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Sestina 276

On the night of April 14-15, 2014, 276 mostly Christian female students were kidnapped from a high school by the Islamic terrorist group Boko Haram in Nigeria

The dream was vivid, sickeningly strong,
the type that wakes you up because extreme
duress propels your pounding heart along
until it jolts you out with stifled scream
to whisper reassurance: “Nothing’s wrong.
Slow down now, heart, and sleep, it’s just a dream.”

No sleep will soothe your heart after this dream.
No parent laughs off visions of a strong
assailant looming as your daughters scream
and snatching them with clear intent for wrong.
You lie there, knowing worry is extreme,
but wishing you had brought your gun along.

The morning comes; Spring Break has sped along
and yet your mind is slow to shake that dream.
Your shaking hands spill coffee grinds. “What’s wrong
with you today?” your wife asks with extreme
annoyance, for she likes her coffee strong.
“I’ll get us Starbucks,” you try not to scream.

Inside the coffee shop, the headlines scream.
You scan them, unmoved, as you move along:
“300 schoolgirls captured by extreme
armed militants.” And then your heart beats strong
as suddenly you’re pushed back to the dream
where only waking up could right the wrong.

They must have wakened, sensing something wrong.
Perhaps they stood up, saw, and tried to scream
or run away, but generally strong
and sturdy legs gave out as in a dream,
so their assailants carried them along.
Their terror must have been—must be—extreme.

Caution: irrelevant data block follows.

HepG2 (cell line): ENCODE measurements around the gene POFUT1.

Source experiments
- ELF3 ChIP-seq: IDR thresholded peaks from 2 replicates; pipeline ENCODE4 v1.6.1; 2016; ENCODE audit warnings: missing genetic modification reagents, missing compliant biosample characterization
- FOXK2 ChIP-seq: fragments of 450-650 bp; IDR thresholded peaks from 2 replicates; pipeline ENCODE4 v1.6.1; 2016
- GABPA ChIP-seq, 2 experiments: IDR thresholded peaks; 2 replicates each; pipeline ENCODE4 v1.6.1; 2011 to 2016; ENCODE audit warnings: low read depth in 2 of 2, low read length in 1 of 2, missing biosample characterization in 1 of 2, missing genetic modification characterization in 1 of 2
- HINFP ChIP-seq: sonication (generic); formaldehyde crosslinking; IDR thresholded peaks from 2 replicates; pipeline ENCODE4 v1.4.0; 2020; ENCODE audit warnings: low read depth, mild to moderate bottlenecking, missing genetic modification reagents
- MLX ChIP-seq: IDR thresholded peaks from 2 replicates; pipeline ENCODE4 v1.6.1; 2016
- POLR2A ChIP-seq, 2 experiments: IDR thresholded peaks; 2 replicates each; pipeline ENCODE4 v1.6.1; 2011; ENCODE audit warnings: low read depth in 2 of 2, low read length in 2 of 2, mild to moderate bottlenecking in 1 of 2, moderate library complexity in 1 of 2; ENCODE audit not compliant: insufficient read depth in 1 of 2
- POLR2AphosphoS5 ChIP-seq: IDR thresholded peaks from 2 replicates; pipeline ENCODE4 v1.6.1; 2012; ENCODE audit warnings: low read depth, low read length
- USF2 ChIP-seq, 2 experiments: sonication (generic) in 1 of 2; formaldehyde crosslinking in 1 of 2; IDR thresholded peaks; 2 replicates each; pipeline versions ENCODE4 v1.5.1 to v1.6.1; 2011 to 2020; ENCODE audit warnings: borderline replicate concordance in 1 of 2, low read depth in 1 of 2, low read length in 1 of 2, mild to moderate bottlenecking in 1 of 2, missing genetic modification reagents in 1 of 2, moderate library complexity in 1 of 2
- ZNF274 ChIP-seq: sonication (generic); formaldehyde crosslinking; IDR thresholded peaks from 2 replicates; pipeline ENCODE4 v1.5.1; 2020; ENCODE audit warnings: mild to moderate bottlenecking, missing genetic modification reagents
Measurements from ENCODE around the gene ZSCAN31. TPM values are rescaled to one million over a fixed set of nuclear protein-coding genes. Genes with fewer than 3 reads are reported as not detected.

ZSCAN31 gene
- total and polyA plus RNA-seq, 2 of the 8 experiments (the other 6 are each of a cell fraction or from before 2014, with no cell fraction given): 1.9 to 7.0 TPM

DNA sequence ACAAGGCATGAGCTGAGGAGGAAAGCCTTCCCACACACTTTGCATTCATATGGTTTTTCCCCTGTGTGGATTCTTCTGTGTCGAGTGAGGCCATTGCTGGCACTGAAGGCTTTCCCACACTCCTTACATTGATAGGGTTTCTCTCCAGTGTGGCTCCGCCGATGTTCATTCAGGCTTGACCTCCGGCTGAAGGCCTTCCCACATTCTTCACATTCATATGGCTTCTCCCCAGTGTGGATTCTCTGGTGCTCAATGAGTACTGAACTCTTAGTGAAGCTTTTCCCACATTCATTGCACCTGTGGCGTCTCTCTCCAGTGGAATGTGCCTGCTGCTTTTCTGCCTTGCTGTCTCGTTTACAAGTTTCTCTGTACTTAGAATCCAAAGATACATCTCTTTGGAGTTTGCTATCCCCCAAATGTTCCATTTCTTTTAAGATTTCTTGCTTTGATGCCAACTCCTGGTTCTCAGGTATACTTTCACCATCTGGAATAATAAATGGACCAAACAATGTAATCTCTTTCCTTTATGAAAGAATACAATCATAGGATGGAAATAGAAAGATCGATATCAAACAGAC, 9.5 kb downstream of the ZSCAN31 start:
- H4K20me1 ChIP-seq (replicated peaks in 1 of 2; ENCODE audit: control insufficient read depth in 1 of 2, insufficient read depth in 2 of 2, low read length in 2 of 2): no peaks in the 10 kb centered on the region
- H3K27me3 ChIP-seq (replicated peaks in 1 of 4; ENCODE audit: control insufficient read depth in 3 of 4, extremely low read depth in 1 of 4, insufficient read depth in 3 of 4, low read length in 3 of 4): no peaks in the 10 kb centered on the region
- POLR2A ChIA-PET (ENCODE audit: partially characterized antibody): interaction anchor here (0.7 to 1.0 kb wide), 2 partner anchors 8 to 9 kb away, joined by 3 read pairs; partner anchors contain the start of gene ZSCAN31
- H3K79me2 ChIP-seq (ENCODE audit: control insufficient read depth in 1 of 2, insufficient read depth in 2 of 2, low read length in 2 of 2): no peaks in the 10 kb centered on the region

You think about those fathers, their extreme
attempts to find their girls—foolish, not wrong.
“Uh, sir?” Barista breaks your dark daydream.
“Two tall cold-brews,” you say and smile along
to stifle cold, bruised conscience and its scream:
“Just stop pretending that you’re always strong!

Drink up the cup of strong men who still dream,
who with extreme abandon hack the wrong
way all along the bush, too tired to scream.”

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Bethany Mootsey is a stay-at-home mom and foster mom living in Clearwater, Florida. She is a Covenant College graduate with publications in “Church Educator.”


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15 Responses

  1. Paul Freeman

    Thanks for highlighting this story in your fine sestina, a story that on occasion returns to the news cycle . Every parent’s nightmare is an understatement.

    The supernatural slant works well in your poem, bringing the author together in spirit with the sufferings of disparate people, in disparate circumstances, in a distant part of the world.

    Numbers are not 100% reliable, but about 112 of the original 276 girls (now women in their 20s) are still missing. What’s sad is that some of those who escaped or were let go are stigmatised and shunned for their experience, not only by society, but by their families.

    Then of course there’s the PTSD the girls have to deal with.

    Again, thanks for your poignant reminder of the Chibok girls’ plight.

    Reply
    • Bethany Mootsey

      Thanks for your thoughtful comment, Paul. Yes, I was shocked to read about the stigma placed upon the kidnapped girls who have been recovered. That is hard to fathom. I also read that the #bringbackourgirls campaign, while well-intentioned, made these girls a more valuable commodity to their kidnappers due to the global attention.